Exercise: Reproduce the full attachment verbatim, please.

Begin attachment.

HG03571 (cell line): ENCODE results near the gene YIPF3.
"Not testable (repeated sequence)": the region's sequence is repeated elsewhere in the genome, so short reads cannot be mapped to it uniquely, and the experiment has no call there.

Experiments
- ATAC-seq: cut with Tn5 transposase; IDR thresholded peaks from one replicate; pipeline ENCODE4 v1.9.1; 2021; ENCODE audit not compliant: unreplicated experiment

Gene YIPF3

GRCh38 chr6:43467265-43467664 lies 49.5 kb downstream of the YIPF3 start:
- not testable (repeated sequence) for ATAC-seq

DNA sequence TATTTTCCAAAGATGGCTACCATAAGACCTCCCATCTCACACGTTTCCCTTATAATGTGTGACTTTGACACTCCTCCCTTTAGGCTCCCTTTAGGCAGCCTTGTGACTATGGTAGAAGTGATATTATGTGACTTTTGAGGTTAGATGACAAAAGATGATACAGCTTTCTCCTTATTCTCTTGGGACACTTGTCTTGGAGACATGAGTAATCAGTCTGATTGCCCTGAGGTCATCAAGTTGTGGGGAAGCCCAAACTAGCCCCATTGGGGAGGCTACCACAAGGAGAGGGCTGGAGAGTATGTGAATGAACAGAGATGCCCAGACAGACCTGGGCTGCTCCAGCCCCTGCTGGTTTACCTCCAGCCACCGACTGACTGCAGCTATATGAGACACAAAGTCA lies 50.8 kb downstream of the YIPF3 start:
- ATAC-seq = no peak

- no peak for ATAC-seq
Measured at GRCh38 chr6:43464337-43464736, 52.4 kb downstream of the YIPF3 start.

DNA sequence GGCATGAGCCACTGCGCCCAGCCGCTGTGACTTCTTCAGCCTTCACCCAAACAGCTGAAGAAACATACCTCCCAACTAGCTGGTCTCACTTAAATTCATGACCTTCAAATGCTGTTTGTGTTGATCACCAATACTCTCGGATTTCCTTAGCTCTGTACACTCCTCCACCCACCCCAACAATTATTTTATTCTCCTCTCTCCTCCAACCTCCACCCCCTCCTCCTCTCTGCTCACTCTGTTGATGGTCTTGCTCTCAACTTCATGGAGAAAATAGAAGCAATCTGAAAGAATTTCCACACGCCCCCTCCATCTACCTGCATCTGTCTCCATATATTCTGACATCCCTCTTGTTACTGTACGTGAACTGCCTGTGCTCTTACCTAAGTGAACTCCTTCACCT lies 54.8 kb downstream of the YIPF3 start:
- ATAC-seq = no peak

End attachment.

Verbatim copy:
HG03571 (cell line): ENCODE results near the gene YIPF3.
"Not testable (repeated sequence)": the region's sequence is repeated elsewhere in the genome, so short reads cannot be mapped to it uniquely, and the experiment has no call there.

Experiments
- ATAC-seq: cut with Tn5 transposase; IDR thresholded peaks from one replicate; pipeline ENCODE4 v1.9.1; 2021; ENCODE audit not compliant: unreplicated experiment

Gene YIPF3

GRCh38 chr6:43467265-43467664 lies 49.5 kb downstream of the YIPF3 start:
- not testable (repeated sequence) for ATAC-seq

DNA sequence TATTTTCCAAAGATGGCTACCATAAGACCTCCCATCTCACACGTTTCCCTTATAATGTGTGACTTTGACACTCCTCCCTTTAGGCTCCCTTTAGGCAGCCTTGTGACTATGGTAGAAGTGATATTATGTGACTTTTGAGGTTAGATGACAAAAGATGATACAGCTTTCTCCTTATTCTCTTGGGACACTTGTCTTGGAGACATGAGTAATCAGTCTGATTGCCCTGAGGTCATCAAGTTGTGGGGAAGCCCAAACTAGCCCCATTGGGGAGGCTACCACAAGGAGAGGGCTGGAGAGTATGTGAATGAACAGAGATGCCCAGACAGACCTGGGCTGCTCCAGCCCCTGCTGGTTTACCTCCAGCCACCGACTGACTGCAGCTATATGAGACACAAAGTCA lies 50.8 kb downstream of the YIPF3 start:
- ATAC-seq = no peak

- no peak for ATAC-seq
Measured at GRCh38 chr6:43464337-43464736, 52.4 kb downstream of the YIPF3 start.

DNA sequence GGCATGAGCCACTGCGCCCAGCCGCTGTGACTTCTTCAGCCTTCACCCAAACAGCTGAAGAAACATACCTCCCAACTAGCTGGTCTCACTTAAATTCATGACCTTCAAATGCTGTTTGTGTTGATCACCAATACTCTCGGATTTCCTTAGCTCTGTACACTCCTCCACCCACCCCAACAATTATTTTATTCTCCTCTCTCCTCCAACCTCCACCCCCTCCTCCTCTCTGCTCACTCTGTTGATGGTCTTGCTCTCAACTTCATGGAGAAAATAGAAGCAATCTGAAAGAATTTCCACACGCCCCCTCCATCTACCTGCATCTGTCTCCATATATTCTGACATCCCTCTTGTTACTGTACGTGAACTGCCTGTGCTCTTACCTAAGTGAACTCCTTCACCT lies 54.8 kb downstream of the YIPF3 start:
- ATAC-seq = no peak